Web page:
When meeting with various HEI’s across the UK and Ireland it is clear that the way student feedback is used is intrinsically tied to the autonomous and individual character of each institution. One wonders however, how much of the reporting requirement is based upon the requests of individuals for data presentation rather than on best practice. Custom report requests from the executive team, academics or students can take on a life of their own and formulate into engrained processes. Too often, streamlining the amount of work required in collating data for various stakeholders has been low down on the list of priorities leading to repetition of work across an institution and laborious manual processes. Limitations in legacy client server technology has compounded this issue which is why given the threat of further funding cuts, it is a perfect time to highlight institutional reporting in quality assurance for process improvement.  Below I have highlighted several do’s and don’ts for consideration.

Best Practice Report Dissemination:(Click on Image)

Do consider the importance of providing relevant and timely reporting to stakeholders within the institution.

This includes the providers of services, the quality unit, the executive, academics, and the students. Evaluation reporting should be supplied to the tutor before the module ends so that they have time to discuss results with the students.

Don’t overload the various stakeholders with information that is not relevant.

The providers of services have no interest in the level of satisfaction with programmes and the students have no need to receive comments meant for the academics looking to improve the design and delivery of the course.   Invariably, reports that are not relevant lead to a need for clarification or further requests for analysis and report presentation.

Do centralise the reporting function and provide this as a service staff.

There is no way of efficiently providing timely and efficient reporting to the various stakeholders if each academic or programme leader is generating reports as separate processes.

Don’t forget the participants are stakeholders:

Whenever planning a survey project, make sure feeding back to the participants in the survey is given priority. This is especially true in regards to outcomes/actions on modules.

Should students be trusted with quality assurance?

It seems that at the centre of the recent consumer argument in higher education is a fear from certain thought leaders that a more engaged student could lead to the productisation of the sector.  Intrinsic to this position is the paternalistic idea that the student does not always know what is best and therefore cannot be entrusted with pedagogic leadership. The fact is that these supposedly disengaged students through research and peer influence do successfully seek out and identify the best universities and programmes.  This begs the question; do universities become great because of or exclusive of the active engagement and participation of their students?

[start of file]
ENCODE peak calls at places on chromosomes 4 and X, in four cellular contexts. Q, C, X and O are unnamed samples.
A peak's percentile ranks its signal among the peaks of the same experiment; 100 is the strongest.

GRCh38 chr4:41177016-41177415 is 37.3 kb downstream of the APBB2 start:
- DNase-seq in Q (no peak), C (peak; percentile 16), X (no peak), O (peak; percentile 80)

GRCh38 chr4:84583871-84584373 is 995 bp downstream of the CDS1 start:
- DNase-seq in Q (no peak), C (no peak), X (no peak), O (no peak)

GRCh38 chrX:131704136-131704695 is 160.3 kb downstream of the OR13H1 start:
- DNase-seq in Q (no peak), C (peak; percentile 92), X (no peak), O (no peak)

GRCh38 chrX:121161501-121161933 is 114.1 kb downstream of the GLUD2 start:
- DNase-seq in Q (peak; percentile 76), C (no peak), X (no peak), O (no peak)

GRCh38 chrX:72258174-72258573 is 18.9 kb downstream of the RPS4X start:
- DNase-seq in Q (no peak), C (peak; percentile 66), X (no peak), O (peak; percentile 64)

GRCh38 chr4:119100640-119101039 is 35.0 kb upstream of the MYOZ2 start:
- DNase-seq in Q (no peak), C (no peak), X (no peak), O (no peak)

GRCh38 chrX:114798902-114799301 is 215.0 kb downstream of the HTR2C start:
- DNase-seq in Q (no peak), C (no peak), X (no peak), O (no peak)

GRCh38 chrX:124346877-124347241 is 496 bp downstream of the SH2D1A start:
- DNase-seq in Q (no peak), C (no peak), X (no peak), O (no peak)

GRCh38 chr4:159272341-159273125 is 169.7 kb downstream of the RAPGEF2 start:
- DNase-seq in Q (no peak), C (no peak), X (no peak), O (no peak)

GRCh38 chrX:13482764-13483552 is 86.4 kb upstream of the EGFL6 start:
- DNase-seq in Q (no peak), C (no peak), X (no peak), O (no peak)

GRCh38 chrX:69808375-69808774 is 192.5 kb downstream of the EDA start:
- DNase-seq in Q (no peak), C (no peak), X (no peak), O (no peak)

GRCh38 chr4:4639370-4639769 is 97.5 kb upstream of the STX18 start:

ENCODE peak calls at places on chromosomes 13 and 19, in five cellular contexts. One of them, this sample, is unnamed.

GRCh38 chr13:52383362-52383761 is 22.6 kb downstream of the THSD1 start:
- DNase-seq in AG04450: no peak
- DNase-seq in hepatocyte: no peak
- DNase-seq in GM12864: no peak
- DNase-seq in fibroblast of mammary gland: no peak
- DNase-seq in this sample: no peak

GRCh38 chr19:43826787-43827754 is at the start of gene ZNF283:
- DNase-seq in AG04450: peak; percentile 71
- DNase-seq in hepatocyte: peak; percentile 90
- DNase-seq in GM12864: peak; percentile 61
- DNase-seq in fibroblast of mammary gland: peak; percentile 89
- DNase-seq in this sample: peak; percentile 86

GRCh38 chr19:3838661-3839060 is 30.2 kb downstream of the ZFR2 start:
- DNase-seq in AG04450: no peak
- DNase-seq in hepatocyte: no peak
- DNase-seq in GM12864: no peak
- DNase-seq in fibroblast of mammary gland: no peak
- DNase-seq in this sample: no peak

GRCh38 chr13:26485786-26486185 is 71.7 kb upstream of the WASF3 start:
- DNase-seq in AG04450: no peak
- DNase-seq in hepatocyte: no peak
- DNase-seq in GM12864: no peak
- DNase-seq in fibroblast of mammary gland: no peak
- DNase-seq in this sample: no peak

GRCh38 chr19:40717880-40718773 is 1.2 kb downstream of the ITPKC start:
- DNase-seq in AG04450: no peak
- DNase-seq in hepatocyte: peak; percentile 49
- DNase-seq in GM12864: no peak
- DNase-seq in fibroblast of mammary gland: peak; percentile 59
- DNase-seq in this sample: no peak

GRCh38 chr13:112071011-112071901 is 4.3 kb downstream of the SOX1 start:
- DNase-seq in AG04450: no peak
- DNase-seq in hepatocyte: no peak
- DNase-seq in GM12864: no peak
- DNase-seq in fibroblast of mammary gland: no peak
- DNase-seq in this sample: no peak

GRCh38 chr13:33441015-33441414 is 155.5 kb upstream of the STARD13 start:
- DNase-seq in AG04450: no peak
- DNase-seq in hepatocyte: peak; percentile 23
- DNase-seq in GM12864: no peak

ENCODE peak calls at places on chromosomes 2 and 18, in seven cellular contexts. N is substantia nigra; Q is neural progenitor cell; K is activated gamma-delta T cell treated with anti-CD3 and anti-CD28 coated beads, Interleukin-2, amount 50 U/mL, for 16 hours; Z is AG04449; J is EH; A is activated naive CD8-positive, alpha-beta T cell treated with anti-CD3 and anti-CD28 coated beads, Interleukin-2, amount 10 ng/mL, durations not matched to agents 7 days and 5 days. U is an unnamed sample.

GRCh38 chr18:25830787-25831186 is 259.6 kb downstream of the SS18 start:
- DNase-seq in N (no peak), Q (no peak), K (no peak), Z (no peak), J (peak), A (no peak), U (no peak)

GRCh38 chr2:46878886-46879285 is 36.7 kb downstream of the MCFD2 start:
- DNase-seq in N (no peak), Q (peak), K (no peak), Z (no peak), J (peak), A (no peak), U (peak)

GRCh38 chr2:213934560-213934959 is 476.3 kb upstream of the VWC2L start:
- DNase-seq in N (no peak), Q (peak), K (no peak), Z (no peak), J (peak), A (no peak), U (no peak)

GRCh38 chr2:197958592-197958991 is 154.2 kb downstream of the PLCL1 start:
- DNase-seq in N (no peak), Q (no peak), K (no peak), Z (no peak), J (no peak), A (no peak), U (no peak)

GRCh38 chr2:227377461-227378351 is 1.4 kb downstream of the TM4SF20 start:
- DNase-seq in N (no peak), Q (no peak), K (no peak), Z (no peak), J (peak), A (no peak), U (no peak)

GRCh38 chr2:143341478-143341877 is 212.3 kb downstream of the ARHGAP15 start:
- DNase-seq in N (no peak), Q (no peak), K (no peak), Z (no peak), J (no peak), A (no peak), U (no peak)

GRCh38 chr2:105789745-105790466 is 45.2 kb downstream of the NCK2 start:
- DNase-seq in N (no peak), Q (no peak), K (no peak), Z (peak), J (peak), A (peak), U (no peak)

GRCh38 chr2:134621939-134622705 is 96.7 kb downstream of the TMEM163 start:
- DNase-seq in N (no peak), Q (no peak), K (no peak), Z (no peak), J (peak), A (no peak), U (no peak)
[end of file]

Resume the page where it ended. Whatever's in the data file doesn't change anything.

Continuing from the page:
In the Times Higher Education article published on 12 April, QAA’s new riff on student feedback: positive notes or waves of jargon?  Reporter Jack Grove points out that “Plans to involve students more heavily in quality assurance have been criticised for introducing unnecessary “jargon-encrusted” bureaucracy to universities.

Students are talking – are universities listening?

Institutions are very active in quality assurance efforts through the NSS and many other survey projects.  Yet, one of the biggest challenges universities face is in letting the student in on results especially at course and module level.  If the opinions expressed in the Times Higher article are an indicator, a potential reason for the lack of student engagement may have something to do a patronising view of the student rather than their desire to participate in improving the quality of their education.

Does transparency matter?

James Williams, Associate editor, Quality in Higher Education added this comment to the Times Higher article. “It is to be hoped that the code will encourage institutions to explore some of the ways in which student feedback was collected before the advent of the NSS. The most successful used instruments that were designed in consultation with the students themselves and that reflected their concerns rather than those of senior managers or statisticians. The resulting data were triangulated with other important sources of intelligence to inform (not dominate) management decision-making.”

Could it be possible that students can be trusted to actively direct their academic future? There is evidence of their abilities in this area through their use of informal channels and social media in making informed decisions as well as voicing their opinions.  Informal peer networks are a reality and simply monitoring Twitter and Facebook will not protect the reputation of academics and institutions. With this in mind it makes sense that universities take a lead role in cultivating partnership and consultation and consider the student as active stakeholder in their education.  Improving survey administration and quickly turning around survey results back to students thereby closing the feedback loop based on statistically valid evidence is a prudent way to cultivate trust, transparency, and engagement.